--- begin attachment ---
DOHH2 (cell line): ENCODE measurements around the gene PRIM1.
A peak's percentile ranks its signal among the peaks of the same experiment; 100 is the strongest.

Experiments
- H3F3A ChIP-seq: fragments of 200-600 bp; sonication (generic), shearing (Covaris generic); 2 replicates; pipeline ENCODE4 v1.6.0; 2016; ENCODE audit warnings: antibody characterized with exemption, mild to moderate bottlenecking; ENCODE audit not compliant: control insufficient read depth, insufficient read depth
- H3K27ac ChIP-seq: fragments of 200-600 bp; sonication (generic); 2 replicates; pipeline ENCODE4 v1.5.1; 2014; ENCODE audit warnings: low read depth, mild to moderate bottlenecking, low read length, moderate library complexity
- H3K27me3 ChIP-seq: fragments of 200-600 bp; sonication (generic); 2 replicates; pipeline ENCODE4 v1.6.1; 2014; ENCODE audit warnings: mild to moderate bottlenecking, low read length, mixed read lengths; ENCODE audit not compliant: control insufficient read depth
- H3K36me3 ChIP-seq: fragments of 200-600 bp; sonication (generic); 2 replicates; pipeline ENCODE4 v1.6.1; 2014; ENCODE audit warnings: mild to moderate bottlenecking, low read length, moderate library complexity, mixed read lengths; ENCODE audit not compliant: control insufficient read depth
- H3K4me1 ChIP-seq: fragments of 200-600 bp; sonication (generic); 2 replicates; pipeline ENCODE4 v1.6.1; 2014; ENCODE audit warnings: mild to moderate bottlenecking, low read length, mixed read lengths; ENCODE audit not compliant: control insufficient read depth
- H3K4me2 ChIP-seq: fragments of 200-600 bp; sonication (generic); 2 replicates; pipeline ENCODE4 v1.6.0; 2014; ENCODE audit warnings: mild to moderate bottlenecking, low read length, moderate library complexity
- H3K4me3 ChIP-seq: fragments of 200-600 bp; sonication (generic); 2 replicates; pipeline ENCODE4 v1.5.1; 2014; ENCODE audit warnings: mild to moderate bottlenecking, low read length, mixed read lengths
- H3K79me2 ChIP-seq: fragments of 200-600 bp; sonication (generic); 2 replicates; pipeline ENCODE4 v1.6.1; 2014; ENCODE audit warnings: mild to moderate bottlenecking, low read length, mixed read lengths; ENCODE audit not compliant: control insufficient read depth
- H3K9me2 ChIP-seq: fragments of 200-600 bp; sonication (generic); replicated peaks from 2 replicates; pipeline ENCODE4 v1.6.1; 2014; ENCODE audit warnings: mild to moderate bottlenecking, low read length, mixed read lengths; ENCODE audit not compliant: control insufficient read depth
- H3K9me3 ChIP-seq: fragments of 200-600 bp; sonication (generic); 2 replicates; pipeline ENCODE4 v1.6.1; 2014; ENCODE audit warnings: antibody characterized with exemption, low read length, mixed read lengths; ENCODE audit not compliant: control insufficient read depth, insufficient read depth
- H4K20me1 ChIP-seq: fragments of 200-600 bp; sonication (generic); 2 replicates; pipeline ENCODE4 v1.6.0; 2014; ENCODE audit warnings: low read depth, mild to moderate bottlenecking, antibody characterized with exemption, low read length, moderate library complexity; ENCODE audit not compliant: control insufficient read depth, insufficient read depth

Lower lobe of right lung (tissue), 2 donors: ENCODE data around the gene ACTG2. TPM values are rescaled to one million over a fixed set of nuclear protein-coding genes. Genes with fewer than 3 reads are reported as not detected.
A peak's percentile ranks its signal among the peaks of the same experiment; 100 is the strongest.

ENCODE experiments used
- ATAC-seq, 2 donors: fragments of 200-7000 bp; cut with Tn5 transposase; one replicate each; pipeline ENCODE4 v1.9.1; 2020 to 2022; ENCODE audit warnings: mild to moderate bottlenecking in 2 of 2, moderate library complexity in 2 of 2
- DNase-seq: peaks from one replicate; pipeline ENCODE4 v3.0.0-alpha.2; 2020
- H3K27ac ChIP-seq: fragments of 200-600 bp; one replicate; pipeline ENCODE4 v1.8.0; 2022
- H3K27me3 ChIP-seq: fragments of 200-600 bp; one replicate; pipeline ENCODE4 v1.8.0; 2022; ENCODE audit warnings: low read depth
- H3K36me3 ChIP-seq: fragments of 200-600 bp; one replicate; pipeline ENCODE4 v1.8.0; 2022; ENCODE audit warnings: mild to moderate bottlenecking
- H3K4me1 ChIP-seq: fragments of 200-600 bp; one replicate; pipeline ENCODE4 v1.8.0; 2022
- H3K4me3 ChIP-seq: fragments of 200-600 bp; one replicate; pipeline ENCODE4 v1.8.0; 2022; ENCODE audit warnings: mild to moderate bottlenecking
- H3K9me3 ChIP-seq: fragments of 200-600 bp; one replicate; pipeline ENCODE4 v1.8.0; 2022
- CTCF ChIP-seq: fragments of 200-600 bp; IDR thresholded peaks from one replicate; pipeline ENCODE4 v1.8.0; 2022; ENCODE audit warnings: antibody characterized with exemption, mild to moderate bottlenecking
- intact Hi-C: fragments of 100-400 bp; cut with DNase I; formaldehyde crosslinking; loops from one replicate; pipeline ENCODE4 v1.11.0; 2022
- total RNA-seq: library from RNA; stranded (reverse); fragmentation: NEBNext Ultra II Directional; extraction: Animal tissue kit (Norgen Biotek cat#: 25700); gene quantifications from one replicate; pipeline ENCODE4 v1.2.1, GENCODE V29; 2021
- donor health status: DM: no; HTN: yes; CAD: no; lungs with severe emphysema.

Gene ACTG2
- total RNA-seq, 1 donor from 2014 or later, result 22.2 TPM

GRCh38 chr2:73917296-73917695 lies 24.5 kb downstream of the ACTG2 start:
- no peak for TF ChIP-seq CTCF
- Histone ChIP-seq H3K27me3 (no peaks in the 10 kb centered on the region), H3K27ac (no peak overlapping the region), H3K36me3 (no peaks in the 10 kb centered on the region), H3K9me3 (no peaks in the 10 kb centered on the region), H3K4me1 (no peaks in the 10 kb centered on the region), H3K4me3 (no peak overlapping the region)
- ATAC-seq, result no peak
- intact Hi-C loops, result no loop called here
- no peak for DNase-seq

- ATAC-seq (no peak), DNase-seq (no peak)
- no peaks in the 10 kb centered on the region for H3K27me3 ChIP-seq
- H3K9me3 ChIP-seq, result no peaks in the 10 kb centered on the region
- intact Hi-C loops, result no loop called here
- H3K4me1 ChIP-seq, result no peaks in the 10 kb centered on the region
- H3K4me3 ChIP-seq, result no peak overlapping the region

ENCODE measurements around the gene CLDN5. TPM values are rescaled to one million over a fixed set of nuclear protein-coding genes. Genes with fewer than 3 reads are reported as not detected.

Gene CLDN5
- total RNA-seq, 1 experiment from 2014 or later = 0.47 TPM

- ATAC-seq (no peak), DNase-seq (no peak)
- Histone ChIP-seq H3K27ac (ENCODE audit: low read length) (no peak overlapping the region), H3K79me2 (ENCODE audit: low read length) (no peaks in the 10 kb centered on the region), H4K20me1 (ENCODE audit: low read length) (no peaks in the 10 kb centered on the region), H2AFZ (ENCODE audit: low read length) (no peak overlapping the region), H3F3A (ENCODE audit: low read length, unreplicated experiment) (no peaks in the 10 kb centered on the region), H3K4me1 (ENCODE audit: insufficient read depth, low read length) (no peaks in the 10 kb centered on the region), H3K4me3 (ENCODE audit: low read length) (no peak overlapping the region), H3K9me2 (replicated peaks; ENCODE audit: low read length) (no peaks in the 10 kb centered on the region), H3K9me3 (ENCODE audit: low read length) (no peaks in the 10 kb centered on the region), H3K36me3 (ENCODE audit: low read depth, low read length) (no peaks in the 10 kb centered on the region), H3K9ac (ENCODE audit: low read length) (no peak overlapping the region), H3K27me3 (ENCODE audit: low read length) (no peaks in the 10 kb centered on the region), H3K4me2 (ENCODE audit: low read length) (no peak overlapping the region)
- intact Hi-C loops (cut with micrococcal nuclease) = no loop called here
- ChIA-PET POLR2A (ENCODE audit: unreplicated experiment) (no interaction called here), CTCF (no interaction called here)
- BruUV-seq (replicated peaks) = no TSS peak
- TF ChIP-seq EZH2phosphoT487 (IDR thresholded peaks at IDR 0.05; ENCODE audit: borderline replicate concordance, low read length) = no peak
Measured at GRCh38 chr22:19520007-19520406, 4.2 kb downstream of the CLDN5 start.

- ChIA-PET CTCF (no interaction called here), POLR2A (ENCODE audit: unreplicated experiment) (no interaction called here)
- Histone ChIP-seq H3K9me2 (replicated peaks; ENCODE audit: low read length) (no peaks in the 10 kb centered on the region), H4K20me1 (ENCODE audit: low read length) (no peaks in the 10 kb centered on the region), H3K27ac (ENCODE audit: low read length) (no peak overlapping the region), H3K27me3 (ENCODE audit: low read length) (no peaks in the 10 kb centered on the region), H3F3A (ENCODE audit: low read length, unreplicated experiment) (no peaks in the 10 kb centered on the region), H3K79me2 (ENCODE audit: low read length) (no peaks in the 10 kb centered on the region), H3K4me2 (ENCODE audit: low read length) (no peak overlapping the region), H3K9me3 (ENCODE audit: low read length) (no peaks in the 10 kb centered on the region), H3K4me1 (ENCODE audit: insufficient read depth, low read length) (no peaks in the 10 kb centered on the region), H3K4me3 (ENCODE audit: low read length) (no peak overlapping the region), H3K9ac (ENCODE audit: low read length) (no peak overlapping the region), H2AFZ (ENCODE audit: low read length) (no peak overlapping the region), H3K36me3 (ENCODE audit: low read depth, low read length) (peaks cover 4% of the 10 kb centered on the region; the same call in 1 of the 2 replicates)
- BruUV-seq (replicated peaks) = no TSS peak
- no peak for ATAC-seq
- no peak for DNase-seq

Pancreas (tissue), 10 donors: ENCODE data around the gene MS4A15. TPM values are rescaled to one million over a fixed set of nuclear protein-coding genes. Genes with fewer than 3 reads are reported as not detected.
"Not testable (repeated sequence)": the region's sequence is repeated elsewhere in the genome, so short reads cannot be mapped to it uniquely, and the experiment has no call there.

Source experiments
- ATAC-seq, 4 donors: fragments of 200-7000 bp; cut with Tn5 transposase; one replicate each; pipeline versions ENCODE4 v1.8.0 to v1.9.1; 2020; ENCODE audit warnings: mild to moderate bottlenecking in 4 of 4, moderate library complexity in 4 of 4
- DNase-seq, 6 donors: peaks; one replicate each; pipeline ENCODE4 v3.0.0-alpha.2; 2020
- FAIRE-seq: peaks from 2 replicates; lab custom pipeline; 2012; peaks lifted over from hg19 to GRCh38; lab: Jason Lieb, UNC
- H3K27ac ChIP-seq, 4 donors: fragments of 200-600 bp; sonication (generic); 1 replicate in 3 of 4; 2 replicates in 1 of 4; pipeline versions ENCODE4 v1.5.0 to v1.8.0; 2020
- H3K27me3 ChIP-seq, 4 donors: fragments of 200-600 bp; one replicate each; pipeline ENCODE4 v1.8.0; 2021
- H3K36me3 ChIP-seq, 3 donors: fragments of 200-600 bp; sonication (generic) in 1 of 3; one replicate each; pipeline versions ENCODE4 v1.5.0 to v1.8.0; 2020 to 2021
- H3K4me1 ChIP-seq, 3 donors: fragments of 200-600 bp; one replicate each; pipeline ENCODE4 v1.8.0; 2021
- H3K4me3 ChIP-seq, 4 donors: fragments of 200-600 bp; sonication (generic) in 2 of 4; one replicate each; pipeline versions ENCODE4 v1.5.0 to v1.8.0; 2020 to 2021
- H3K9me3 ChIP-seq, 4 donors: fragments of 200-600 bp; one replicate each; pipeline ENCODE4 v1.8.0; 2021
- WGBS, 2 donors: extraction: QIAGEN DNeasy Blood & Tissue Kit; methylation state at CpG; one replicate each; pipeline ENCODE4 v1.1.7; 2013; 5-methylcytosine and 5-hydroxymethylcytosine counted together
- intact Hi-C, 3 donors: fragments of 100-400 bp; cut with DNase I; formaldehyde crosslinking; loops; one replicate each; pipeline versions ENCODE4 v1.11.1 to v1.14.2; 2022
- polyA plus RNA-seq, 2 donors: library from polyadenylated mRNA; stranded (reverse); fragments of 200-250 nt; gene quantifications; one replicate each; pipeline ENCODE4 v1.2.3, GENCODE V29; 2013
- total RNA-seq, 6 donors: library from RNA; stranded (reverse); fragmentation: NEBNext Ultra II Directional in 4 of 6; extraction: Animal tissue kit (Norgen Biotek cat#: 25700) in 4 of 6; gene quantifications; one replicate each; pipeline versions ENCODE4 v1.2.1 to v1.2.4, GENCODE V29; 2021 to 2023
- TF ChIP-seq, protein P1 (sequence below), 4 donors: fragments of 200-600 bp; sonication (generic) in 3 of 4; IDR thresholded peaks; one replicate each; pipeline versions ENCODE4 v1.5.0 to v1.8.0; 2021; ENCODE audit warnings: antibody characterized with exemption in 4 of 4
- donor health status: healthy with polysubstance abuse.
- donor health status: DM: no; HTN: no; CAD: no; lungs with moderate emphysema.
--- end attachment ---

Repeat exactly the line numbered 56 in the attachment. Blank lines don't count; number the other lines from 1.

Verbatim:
- BruUV-seq (replicated peaks) = no TSS peak